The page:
Kaleida Health also learned lessons from the move in 2012 of Millard Fillmore Hospital at Gates Circle into the Gates Vascular Institute on the Medical Campus.
"We've got some experience in this," said Jessica Mabie, director of strategic planning and implementation at Women & Children’s.
The plan calls for moving in uninterrupted, timed stages from sunrise to sunset, using 15 ambulances to make round trips on a designated route. At least two trucks will haul equipment, some of which, such as newborn isolettes, will be reused. Emergency departments, labor and delivery services, and operating rooms will remain open in both buildings until the last patient relocates.
The hospital anticipates 120 to 150 patients on the day of the move, excluding those in the emergency room. The pediatric intensive care unit, which handles as many as 20 patients, will go first. Because Women & Children's operates the regional pediatric trauma center, it's imperative the new pediatric intensive care unit be up and running as soon as possible.
It will be followed by patients in labor and delivery and the neonatal intensive care unit, which has a maximum of 64 babies at any time. Those services need to go together because, day to day, they work together. After those, the hospital will move mothers waiting to give birth and those, with their babies, who recently delivered. The children in the pediatrics department go next and, finally, children or teens with blood diseases and cancer.
Every patient will get a wristband with a bar code that is scanned at both sites, where command centers will operate to monitor the action. Officials will rely on detailed manifests to track every patient and piece of equipment, and every leader at Kaleida Health will support a leader at Women & Children's with some aspect of the move.
The least-acute patients can travel with paramedics and, if needed, a nurse. Mothers in labor will ride with a nurse and, potentially, a doctor. It's only a small number of ill babies who will require the most attention – those on high-frequency ventilation or ECMO, a treatment that uses a pump to circulate blood through an artificial lung back into the bloodstream. These therapies depend on devices and attached tubes potentially disturbed by a bump in the road, so the patients will travel with an entourage that includes two nurses, a respiratory therapist and a physician.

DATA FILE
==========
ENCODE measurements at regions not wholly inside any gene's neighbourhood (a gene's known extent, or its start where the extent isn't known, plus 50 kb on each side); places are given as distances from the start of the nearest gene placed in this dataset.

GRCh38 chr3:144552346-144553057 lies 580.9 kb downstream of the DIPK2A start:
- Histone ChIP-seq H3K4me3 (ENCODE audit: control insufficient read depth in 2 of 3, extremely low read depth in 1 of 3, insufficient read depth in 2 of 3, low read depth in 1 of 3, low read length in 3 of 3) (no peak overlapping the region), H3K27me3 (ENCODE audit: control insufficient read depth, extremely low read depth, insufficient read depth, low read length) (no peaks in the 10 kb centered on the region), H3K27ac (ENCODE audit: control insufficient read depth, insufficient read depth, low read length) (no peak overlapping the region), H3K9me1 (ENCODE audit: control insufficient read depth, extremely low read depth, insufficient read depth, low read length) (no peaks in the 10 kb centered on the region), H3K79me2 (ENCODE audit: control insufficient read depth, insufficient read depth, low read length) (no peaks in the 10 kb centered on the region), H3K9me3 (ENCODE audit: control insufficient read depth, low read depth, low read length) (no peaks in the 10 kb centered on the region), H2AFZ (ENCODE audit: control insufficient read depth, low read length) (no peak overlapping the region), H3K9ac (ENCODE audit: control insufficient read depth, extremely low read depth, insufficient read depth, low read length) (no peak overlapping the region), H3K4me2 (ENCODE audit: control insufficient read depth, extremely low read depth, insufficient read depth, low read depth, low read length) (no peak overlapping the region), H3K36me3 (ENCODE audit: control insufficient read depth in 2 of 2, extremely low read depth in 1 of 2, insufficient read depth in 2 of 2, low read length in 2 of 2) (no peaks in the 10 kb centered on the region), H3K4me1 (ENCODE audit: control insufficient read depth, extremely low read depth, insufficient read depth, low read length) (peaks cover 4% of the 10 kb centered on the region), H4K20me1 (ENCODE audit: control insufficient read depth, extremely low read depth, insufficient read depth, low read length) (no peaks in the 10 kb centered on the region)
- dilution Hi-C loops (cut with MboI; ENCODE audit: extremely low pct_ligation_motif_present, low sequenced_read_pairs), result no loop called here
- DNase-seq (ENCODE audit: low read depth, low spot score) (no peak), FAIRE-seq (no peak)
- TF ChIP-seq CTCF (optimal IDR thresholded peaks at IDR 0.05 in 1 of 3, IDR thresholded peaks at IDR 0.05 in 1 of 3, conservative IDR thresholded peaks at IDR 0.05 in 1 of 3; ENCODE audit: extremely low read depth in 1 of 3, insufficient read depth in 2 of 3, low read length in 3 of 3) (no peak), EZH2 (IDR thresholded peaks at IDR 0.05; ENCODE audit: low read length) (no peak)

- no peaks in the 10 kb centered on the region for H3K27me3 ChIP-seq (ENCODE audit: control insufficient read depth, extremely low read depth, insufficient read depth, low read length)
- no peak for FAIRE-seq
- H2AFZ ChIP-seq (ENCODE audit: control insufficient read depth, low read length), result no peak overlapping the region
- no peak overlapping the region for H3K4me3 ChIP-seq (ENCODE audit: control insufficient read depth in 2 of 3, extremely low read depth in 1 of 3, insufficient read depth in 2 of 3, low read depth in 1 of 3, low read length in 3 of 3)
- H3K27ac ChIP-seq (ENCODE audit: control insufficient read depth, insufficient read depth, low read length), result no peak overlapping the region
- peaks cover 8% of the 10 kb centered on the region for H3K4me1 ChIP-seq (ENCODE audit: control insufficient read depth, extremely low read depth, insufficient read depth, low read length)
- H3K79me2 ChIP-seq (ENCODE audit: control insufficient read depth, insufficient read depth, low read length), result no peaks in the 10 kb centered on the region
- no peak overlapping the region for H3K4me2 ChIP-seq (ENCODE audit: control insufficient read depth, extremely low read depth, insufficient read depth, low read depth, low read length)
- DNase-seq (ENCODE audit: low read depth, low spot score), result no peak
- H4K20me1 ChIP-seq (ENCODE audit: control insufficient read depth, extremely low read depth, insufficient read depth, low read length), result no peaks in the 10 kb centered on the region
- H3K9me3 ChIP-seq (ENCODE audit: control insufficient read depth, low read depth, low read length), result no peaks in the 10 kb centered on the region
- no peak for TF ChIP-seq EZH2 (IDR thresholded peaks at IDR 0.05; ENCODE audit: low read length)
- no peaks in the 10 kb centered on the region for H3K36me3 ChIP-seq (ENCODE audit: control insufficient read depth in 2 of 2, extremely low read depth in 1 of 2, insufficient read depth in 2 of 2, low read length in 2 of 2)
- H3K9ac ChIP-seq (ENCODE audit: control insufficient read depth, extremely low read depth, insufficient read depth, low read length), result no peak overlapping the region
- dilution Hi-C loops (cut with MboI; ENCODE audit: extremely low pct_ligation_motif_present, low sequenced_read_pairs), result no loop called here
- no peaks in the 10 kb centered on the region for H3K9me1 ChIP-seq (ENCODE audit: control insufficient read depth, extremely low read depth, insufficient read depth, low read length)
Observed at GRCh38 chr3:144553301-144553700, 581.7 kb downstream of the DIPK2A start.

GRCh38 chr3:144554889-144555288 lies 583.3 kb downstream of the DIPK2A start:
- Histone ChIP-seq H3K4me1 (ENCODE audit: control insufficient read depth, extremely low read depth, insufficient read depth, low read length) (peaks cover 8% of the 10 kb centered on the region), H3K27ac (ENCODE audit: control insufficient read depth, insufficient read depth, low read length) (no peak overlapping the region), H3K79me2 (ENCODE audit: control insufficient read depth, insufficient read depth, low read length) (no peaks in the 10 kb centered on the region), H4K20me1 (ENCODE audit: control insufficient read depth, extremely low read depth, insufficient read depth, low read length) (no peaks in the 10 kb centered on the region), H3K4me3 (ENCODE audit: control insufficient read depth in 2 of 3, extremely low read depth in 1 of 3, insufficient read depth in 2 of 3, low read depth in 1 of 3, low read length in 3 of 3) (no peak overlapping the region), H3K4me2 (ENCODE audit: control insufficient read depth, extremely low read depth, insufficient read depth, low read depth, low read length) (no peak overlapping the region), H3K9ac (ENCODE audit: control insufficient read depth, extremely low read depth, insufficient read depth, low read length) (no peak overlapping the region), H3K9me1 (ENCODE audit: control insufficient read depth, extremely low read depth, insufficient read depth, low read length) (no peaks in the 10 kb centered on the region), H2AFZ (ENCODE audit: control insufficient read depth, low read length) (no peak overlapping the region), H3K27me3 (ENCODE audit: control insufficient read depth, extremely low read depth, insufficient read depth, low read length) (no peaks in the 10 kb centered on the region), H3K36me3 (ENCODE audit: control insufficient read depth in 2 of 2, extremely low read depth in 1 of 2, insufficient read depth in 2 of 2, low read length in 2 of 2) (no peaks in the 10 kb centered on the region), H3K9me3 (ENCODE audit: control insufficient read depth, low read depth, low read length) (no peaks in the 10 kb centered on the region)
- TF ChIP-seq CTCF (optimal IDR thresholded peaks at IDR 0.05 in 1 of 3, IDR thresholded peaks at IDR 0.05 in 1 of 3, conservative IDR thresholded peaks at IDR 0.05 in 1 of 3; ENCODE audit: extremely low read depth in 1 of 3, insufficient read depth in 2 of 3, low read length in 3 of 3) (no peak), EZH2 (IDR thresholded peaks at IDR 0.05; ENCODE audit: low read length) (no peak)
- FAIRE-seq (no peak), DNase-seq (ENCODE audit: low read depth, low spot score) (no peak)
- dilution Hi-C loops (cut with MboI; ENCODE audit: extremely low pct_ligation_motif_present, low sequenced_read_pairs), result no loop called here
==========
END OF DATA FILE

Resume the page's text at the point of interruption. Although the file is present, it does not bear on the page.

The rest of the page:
The equipment move must occur separately from the patient move, with teams breaking down rooms in stages and moving them ahead of the patients.
"The whole thing is going to be like a well-orchestrated ballet," said Mabie.
Timing is everything
The drill reflected a microscopic attention to detail.
Workers from environmental services cleaned the equipment with disposable wipes. Plant operations dismantled the rooms, everything from electrical cables to monitors to beds, while a clinical engineering team assisted by tradesmen packed up items in plastic bags and placed them in large plastic bins. Note-keepers with clipboards followed along writing comments.
George Armele, the plant manager, for example, noticed workers needed a different cleaner, something less aggressive, for the monitors. He and others also expressed concern over the "dead time" as workers waited for an elevator. There are a limited number of elevators devoted to moving equipment, and they can't cause bottlenecks by making unnecessary stops.
"We need to eliminate as much dead time as possible," Armele said.
It took 33 minutes to pack up the rooms, and that's important to know, said Peter Murphy, director of facilities.
"We'll do this again and see how we improve. But, by learning how many minutes it took now, we can extrapolate a worst-case scenario for timing the move," Murphy said.
When the exercise ended on the 11th floor of the new building, Church did a debriefing – what went right, what didn't.
A Pepsi truck blocked a ramp, for instance. They needed carts for storing oxygen tanks. Someone suggested it might be faster to use wipes with a bucket of cleaning solution instead of individual wipes. Stickers with numbers performed well as backup to bar code scans. There was a sense of teamwork.
The drill highlighted the stark differences between the sites. The spaces in Oishei, although still not completed, look sleek and spacious. Big windows in patient rooms offer stunning views of the city.
Armele and Murphy are longtime veterans of the old hospital. They both had children who were born there and feel nostalgic at the thought of the building's closure. Still, they're looking forward to the move.
"We've been here a long, long time, but it's exciting," said Murphy. "The new building is really something – modern and nice."